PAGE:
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Part Two: Rev Riley Shepard, Primitive Baptist, Riley's Grandfather

30 years ago, my father wrote me a letter emphatically explaining that there's no such thing as free will. At the time, I had no idea what he meant. We weren't religious, and I'd never considered the idea, so I was confused by the letter, or if he meant in a different way, like that perhaps we aren't as in control as we think we are. After Dad's death in 2009, I began researching where he might have adopted this "no free will" concept, and I decided, at the time, it had something to do with his ancestors.

Clarissa, my father's grandmother, died in 1903, she was only 38 years old. She died in childbirth, and the twin babies died as well. She left behind eleven children, including my father's father, Zedoc. According to the Primitive Baptist teachings, Riley's paternal side were all Primitive Baptists–– that was God's plan all along. Clarissa's life was mapped out by God from the beginning, as well as everyone else's life. She was going to die giving birth to twins no matter what. The twin babies were also going to die.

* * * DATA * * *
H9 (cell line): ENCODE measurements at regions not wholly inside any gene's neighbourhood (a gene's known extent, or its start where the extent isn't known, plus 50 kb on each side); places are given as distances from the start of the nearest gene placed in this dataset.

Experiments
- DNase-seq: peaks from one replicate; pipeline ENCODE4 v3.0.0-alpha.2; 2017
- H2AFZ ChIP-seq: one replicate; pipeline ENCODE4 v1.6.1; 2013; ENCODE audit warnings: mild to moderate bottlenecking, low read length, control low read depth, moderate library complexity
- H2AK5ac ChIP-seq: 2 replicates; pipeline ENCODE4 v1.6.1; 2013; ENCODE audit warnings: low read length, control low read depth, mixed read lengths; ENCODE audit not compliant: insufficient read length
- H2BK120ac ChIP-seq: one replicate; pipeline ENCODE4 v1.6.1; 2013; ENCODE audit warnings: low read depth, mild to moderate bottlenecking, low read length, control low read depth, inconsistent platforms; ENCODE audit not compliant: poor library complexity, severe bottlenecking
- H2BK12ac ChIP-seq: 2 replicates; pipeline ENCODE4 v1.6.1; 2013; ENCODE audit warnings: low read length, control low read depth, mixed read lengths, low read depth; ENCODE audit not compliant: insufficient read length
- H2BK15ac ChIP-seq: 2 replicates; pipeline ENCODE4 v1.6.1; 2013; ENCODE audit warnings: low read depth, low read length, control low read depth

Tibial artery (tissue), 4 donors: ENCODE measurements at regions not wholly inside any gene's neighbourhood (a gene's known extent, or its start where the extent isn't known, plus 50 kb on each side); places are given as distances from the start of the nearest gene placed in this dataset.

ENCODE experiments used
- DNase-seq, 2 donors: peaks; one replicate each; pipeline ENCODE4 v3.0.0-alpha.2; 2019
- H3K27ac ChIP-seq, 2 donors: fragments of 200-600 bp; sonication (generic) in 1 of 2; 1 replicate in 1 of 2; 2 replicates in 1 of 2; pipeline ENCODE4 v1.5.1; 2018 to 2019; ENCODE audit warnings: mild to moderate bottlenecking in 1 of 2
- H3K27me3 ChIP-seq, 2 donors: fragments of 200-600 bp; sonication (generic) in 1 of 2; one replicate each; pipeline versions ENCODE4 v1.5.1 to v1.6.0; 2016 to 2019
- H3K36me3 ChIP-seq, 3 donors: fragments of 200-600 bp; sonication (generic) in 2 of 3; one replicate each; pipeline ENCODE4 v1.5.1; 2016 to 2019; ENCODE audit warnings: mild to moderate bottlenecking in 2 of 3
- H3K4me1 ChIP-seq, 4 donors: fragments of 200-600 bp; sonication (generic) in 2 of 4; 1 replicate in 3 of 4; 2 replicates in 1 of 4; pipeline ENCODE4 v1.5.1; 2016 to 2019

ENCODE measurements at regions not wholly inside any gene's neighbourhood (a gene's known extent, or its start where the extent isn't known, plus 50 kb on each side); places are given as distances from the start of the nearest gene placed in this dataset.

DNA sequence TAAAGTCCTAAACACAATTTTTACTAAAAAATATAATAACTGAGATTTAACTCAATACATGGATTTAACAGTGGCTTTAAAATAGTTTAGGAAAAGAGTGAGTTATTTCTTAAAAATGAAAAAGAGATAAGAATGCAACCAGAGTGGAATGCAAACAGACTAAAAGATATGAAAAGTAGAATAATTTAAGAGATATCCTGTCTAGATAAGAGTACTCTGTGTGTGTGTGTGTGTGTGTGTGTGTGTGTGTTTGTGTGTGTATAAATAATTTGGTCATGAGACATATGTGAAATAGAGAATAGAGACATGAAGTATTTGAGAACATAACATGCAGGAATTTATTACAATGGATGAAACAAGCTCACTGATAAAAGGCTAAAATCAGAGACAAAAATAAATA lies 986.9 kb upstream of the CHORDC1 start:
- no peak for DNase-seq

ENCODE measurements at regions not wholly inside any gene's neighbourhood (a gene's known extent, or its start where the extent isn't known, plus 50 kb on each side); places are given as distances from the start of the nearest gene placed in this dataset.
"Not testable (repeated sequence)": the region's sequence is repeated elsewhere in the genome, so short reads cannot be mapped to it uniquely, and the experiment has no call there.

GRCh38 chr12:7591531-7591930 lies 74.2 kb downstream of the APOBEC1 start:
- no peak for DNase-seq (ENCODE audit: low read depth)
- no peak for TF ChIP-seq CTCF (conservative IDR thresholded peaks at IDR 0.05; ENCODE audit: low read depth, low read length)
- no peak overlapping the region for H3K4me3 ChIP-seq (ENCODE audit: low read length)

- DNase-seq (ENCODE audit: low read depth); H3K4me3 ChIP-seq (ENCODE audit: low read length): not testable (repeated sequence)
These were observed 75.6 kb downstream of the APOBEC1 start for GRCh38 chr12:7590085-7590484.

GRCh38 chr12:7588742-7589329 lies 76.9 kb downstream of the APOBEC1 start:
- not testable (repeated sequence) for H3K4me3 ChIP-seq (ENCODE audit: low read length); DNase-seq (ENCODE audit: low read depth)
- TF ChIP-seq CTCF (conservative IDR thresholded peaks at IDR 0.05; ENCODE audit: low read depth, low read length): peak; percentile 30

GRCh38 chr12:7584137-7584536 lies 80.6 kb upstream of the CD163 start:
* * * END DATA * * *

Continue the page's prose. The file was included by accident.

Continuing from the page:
Here's something I found online that seeks to explain the religious concept that our paths are set from the beginning:

Question: "Since you believe that your destiny is in the hands of God and that you can do nothing about it, does this not cause you a great deal of anxiety?"

Answer: "No, there is far greater peace and comfort in knowing that our case is in the Lord's hands than in thinking it is in our own." (Titus 3:5-7)

I interviewed two sisters in 2016, Shepard cousins who were brought up in the Primitive Baptist Faith in North Carolina. They tried to answer my questions.

"If music outside the church and dancing in general was considered sinful, wouldn't my father's career have horrified his Shepard side? My uncle Victor became a professional ballroom dancer. Wouldn't they be angry with him, too?" I asked.